Black Men’s Dossier talks with “Lenox Avenue’s” creator Al Thompson and writer Chuck Burks about the emerging new era of scripted black web series.
“Lenox Avenue” depicts the single lives of what Al coins the “Obama Generation” men as they navigate their romantic involvements in this new Harlem. Harlem’s history dates back to the 1920s as the epicenter of black culture, and fostered a new movement of black identity expression through the arts. For six decades, central Harlem was well over 85% percent black. Today, the gentrified Harlem is the multi-ethic extension of Manhattan. Along with this new era of Harlem is a new era of black entertainment on the web. “Lenox Avenue” serves as the catalyst for this era of online black scripted content. Unrepresented black audience, artistic freedom, social media, new film technology, and web video distribution converges to create a new era of programing.
Most of us thirty-somethings were spoiled by the golden era of black television. In your teens, on any given night you could watch a good black show. In the 1990s, there were over fifty black shows. As chuck reiterates, “You got that explosion in the 90s. You can’t stop the beast once it starts. I mean not to say black entertainment is a beast, but think about it. Once they got a taste of how successful black entertainment television is. Then, you can’t just stop it. You also got to think about the explosion of cable television too. [Cable Television] provided more opportunity for syndication [and] more shows, but nowadays you’re not seeing as much scripted television.” Today, your left ravenous and scratching your head while reviewing the guide of 500 channels searching for quality black programming on television. This leaves a huge underserved market that “Lenox Avenue” can tap into. Chuck mentions “Al was definitely a pioneer in capturing the voice of what’s not out there. You don’t see that many African American good shows out there. The ones you do see are on one or two networks.”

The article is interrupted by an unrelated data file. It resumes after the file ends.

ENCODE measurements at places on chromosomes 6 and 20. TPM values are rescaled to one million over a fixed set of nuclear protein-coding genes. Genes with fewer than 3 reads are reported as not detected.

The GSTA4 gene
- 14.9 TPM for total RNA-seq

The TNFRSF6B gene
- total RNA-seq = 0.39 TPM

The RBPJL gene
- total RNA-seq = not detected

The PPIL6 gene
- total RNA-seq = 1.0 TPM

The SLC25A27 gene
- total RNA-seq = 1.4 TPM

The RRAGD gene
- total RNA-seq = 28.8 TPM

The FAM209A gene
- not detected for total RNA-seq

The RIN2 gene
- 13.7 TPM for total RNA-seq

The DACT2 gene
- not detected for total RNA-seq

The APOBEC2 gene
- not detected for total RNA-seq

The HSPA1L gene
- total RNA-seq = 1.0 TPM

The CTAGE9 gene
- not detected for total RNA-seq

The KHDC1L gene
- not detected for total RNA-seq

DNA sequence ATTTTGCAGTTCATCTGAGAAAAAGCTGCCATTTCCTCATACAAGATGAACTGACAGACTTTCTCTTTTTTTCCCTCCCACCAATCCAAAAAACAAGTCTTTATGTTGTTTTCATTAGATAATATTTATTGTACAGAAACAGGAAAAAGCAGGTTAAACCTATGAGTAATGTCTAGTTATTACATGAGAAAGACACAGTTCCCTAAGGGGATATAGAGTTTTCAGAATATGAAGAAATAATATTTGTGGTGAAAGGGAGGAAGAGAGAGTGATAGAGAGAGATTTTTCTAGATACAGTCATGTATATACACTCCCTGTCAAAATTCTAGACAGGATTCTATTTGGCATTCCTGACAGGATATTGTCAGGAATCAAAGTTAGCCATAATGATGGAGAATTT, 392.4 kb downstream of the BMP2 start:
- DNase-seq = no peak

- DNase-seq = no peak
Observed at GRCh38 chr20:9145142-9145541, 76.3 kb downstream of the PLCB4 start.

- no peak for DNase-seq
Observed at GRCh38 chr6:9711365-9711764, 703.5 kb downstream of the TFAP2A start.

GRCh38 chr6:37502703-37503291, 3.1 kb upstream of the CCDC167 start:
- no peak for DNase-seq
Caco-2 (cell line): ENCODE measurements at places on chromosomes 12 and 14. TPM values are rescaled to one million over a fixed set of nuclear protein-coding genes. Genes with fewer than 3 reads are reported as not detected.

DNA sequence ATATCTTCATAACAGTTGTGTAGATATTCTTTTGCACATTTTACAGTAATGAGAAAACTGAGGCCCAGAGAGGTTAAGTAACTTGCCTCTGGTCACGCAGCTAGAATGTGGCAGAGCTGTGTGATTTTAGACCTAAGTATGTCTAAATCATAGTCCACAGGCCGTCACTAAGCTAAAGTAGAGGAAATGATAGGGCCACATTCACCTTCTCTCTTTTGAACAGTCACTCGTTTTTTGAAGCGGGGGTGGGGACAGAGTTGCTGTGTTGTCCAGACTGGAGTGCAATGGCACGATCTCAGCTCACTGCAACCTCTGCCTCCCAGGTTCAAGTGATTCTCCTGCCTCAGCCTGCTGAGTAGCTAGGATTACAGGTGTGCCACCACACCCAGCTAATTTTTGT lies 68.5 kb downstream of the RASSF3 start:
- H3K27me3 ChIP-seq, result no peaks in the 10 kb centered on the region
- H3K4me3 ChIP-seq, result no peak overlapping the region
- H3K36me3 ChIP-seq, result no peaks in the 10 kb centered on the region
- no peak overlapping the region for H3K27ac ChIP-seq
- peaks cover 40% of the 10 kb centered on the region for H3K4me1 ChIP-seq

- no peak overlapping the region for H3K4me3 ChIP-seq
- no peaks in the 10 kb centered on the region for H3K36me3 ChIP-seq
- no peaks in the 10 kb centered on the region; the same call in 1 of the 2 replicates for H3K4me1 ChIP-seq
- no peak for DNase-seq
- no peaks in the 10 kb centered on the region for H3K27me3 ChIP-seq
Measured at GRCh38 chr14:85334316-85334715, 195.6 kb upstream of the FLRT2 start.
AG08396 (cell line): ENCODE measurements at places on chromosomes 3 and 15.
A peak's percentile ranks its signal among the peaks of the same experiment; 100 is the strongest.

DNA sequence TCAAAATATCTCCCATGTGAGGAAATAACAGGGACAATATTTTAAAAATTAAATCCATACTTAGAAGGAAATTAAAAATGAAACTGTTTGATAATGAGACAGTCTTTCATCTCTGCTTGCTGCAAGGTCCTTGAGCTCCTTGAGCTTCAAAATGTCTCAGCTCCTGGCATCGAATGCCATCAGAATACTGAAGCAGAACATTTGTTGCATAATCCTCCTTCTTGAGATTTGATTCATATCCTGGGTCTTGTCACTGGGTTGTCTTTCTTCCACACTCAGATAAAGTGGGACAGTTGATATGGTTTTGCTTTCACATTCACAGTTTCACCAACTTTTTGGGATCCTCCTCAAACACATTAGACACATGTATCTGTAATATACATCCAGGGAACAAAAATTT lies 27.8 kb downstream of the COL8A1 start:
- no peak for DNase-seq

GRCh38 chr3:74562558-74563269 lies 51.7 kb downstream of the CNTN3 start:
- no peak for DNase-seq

Within the last few years, film technology advanced to economical high quality equipment. Major productions such as the recent blockbuster “Marvel's The Avengers” use $1800 DSLR cameras. Independent filmmakers have major production level equipment at their disposal, and filmmakers like Al take advantage of economical solutions. For “Lenox Avenue”, Al mentions “110% [he] took advantage of the shift in economics of the technology and what’s available and accessible. That was one of the things that is great about the times that we’re in now. Where it’s really almost as an artist and filmmaker there’s almost really no excuse. The cameras are so high quality but not as expensive. Where prior you had to have a full camera package deal from Panavision that would cost you know thousands and millions of dollars just to be able to shoot something.” Chuck chimes in that “now you have this opportunity to bring things digitally at a more affordable rate and you get quality at the same time. You’re not compromising talent and quality for expensive giant, huge budgets.”